The future of Sencha’s build tools

Posted on in Cmd Environment ES2015

Sencha Cmd is Java based, and makes use of Apache Ant. You can find all the jar libs when you navigate to the installation folder of Cmd.
For Windows: C:/Documents and Settings/{username}/bin/Sencha/Cmd/{cmd-version}
For Mac OSX: ~/bin/Sencha/Cmd/{cmd-version}

For Ext JS 4, 5 and 6; the best way to develop and kickstart your applications is by running Sencha Cmd from the command line. You can download the latest version here: https://www.sencha.com/products/extjs/cmd-download/
Just run the installer, and make sure the Cmd installation folder is in your class path.
To test if Sencha Cmd is running, run:

sencha which it should output the latest version number.

When you are running an older version of Cmd, you can switch versions via:

sencha switch -list
Which prints an overview of installed Cmd versions.
sencha switch <cmd version>
Which does the actual switch.

Cmd is the tool to:

  • Generate workspaces, applications and code
  • It has a built-in server (Jetty) and file watcher
  • It can load assets (microloader), so you don’t need to manually need to maintain JavaScript or CSS files in your html header.
  • It compiles Sass Themes (previously based on Sass/Compass, now Fashion which is JavaScript based)
  • It concatenate / bundles JavaScripts to single files
  • It compresses and optimizes JavaScript and CSS files
  • It lints your JavaScript code
  • It has support for Apache Cordova / Adobe PhoneGap to make native mobile applications

See also: http://docs.sencha.com/cmd/

During SenchaCon 2016 a few more features get introduced. Which are already available in an early access release. Sencha Cmd 6.5: http://pages.sencha.com/ext-js-tools-ea-2016.html

  • It contains a transpiler, so you can mix ECMAScript 2015 (ES6, ES2015) code within your JavaScript files. (We make use of Google Closure Compiler, and got rid of Rhino)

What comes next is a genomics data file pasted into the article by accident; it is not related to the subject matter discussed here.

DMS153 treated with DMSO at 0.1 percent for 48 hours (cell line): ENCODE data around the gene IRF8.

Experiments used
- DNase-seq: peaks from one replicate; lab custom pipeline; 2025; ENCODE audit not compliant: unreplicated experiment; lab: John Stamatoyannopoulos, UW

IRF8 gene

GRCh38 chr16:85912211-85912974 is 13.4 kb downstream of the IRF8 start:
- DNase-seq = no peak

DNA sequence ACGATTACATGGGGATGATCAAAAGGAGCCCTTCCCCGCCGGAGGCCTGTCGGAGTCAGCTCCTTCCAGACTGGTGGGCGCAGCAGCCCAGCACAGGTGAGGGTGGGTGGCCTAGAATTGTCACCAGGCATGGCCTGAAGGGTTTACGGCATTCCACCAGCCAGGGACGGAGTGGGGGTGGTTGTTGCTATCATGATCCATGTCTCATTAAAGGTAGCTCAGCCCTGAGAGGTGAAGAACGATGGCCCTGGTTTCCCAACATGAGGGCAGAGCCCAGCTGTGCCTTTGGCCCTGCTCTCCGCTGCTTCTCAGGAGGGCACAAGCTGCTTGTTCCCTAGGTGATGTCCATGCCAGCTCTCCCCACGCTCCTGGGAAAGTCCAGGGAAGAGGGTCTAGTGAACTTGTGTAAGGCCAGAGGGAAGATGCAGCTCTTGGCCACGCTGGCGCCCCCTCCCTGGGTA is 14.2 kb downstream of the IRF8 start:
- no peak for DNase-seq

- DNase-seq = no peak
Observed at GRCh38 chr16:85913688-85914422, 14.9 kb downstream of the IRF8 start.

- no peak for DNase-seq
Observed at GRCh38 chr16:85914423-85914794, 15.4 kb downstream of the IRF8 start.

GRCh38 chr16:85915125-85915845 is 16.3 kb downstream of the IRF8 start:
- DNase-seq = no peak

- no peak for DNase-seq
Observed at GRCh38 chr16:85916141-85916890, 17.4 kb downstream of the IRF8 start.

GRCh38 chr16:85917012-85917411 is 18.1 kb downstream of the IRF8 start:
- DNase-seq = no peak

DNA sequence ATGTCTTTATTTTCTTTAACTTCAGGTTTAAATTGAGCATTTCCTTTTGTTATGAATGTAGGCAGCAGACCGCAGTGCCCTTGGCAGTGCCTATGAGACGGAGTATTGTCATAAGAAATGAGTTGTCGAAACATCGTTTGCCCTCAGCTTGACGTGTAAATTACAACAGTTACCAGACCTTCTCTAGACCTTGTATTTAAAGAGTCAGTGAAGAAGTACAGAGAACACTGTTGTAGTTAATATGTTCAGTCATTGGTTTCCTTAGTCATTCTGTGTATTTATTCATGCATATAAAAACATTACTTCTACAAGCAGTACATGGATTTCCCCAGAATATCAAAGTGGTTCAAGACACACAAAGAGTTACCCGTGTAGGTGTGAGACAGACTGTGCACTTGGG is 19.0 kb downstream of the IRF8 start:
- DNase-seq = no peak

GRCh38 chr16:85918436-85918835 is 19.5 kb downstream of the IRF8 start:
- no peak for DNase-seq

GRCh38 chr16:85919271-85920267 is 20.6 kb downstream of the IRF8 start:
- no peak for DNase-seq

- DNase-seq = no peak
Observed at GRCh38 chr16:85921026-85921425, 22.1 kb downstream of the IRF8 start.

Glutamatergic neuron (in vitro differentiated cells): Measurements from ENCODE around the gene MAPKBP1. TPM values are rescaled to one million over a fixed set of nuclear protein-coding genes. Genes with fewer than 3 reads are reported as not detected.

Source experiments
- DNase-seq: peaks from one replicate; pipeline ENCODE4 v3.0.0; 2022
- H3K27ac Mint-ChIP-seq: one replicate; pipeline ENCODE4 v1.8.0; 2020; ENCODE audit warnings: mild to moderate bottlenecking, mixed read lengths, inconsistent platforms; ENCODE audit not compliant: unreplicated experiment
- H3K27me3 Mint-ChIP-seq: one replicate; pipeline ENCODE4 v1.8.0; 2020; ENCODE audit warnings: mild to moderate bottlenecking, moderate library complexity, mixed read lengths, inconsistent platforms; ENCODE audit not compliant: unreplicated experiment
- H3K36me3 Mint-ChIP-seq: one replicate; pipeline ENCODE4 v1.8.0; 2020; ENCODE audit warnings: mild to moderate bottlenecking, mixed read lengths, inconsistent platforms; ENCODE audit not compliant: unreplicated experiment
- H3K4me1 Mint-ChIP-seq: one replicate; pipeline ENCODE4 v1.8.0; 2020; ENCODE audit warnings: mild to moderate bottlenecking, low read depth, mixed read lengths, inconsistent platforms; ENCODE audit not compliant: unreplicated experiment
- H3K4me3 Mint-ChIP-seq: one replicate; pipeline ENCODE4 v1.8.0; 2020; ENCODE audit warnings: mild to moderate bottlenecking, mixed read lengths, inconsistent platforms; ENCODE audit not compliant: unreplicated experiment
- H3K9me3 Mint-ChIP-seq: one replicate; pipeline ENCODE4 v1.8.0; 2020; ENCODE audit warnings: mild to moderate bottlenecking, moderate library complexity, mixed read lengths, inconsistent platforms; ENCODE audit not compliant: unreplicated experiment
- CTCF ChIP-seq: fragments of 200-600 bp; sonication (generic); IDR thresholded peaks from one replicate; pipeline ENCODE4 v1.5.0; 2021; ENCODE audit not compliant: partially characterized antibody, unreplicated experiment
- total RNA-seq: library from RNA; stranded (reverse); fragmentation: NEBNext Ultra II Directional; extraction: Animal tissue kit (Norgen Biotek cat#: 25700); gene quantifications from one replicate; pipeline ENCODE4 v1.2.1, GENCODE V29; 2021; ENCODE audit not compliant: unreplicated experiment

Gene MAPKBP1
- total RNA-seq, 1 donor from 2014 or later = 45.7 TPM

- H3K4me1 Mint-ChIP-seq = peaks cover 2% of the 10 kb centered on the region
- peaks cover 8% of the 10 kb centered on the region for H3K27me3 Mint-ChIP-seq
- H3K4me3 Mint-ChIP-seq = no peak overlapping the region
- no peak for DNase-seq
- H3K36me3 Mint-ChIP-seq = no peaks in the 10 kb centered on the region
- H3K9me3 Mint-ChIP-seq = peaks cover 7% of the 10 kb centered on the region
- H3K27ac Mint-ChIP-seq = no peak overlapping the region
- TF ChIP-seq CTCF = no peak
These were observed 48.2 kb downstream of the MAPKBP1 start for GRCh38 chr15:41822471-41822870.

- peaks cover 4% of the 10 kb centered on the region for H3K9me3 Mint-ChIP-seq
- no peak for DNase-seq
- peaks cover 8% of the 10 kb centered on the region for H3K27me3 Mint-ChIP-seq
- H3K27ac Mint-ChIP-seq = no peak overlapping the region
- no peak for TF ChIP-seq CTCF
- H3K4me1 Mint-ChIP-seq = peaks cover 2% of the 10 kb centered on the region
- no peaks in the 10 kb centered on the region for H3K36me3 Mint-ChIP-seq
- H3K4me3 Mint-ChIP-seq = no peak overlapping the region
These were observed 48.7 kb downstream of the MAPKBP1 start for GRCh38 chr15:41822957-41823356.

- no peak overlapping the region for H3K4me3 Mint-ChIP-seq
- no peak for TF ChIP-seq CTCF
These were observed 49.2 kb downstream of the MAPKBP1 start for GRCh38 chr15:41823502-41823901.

• It allows you to create offline applications through the use of service workers (Progressive Web Apps, PWA’s)

Furthermore, Sencha is working on a new build tool alternative with an open toolchain. So it will be possible for you to mix/integrate your own technology (like TypeScript, Grunt, Gulp…) with the tool. This time it won’t be Java based but it’s based on Node JS. It supports the NPM and Yarn package managers, and it has integration with Babel to transpile your ECMAScript 2015, (ES6) code.


In case you missed SenchaCon 2016 in Las Vegas, or it was just too far for you to travel; we are currently organizing SenchaCon Recap Roadshows, in ASIA and in Europe (London (Dec 6th), Paris (Dec 7th) and Munich (Dec 8th): https://www.sencha.com/company/roadshow/
During the roadshows, you will have the chance to learn more and see it all in action!

Beside an introduction and demo of the above build tools, we will also showcase the React and Angular 2 bridges. (to showcase how Angular2/React apps can make use of Sencha components such as grids). We will demo the Sencha Electron package to showcase how you can create native desktop applications with Ext JS and of course we will also preview our own tool suite: Sencha Test 2.0, Visual Studio Code plugin, Sencha Themer 1.1, Sencha Fiddle 2.0.


Sencha sales engineers @SenchaCon Las Vegas

Btw, for the roadshow attendees we have this great deal:

  • Attend the roadshows, and you will get early access to all the SenchaCon video recordings which were made in Las Vegas. (great advanced study material!).

How to switch Sencha Cmd versions from the command-line?

Posted on in Cmd

Did you know that you can very easily switch between multiple Sencha Cmd versions from the command-line?
With the release of Sencha Cmd 6, it's actually very easy, and you no longer, need to manually open your system variables or .bash_profile file.

With the following command you check how which versions are installed:

Advanced Sencha Cmd: Dealing with a multi Ext JS app infrastructure

Posted on in Cmd Environment Ext JS Ext JS 5 Ext JS 6

This guide will describe how to deal with an infrastructure, that contains multiple Ext JS apps.
It will discuss:

  • Local workspaces
  • How to split builds
  • How to modify file paths and output settings

About Workspaces

To support these, Sencha Cmd defines the concept of a “Workspace”. A Workspace is simply a folder that ultimately contains one or more apps (pages), frameworks, packages and other shared code or files.